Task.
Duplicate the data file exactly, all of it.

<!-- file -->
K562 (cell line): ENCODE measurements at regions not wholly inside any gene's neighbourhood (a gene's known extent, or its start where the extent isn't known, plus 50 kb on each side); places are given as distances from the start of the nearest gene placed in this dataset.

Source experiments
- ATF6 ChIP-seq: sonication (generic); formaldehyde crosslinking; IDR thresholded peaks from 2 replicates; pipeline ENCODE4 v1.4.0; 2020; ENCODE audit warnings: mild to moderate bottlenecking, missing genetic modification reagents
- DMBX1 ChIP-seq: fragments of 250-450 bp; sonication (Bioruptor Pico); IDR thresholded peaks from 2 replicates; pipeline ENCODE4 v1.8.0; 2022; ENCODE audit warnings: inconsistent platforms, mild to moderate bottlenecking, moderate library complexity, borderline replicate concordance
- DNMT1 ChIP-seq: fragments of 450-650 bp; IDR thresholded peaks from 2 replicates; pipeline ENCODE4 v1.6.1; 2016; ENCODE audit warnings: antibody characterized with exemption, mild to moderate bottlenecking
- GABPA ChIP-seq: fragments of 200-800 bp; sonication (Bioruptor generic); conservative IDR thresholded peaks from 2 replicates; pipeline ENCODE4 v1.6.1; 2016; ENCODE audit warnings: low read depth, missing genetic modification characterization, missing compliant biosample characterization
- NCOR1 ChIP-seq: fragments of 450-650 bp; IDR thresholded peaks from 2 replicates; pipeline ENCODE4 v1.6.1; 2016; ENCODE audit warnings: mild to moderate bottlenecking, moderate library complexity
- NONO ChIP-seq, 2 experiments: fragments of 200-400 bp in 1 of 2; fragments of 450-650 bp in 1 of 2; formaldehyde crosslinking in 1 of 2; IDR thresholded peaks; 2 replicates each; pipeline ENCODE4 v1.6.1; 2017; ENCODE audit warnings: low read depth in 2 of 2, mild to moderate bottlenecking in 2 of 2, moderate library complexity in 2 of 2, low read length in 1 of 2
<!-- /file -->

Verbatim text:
K562 (cell line): ENCODE measurements at regions not wholly inside any gene's neighbourhood (a gene's known extent, or its start where the extent isn't known, plus 50 kb on each side); places are given as distances from the start of the nearest gene placed in this dataset.

Source experiments
- ATF6 ChIP-seq: sonication (generic); formaldehyde crosslinking; IDR thresholded peaks from 2 replicates; pipeline ENCODE4 v1.4.0; 2020; ENCODE audit warnings: mild to moderate bottlenecking, missing genetic modification reagents
- DMBX1 ChIP-seq: fragments of 250-450 bp; sonication (Bioruptor Pico); IDR thresholded peaks from 2 replicates; pipeline ENCODE4 v1.8.0; 2022; ENCODE audit warnings: inconsistent platforms, mild to moderate bottlenecking, moderate library complexity, borderline replicate concordance
- DNMT1 ChIP-seq: fragments of 450-650 bp; IDR thresholded peaks from 2 replicates; pipeline ENCODE4 v1.6.1; 2016; ENCODE audit warnings: antibody characterized with exemption, mild to moderate bottlenecking
- GABPA ChIP-seq: fragments of 200-800 bp; sonication (Bioruptor generic); conservative IDR thresholded peaks from 2 replicates; pipeline ENCODE4 v1.6.1; 2016; ENCODE audit warnings: low read depth, missing genetic modification characterization, missing compliant biosample characterization
- NCOR1 ChIP-seq: fragments of 450-650 bp; IDR thresholded peaks from 2 replicates; pipeline ENCODE4 v1.6.1; 2016; ENCODE audit warnings: mild to moderate bottlenecking, moderate library complexity
- NONO ChIP-seq, 2 experiments: fragments of 200-400 bp in 1 of 2; fragments of 450-650 bp in 1 of 2; formaldehyde crosslinking in 1 of 2; IDR thresholded peaks; 2 replicates each; pipeline ENCODE4 v1.6.1; 2017; ENCODE audit warnings: low read depth in 2 of 2, mild to moderate bottlenecking in 2 of 2, moderate library complexity in 2 of 2, low read length in 1 of 2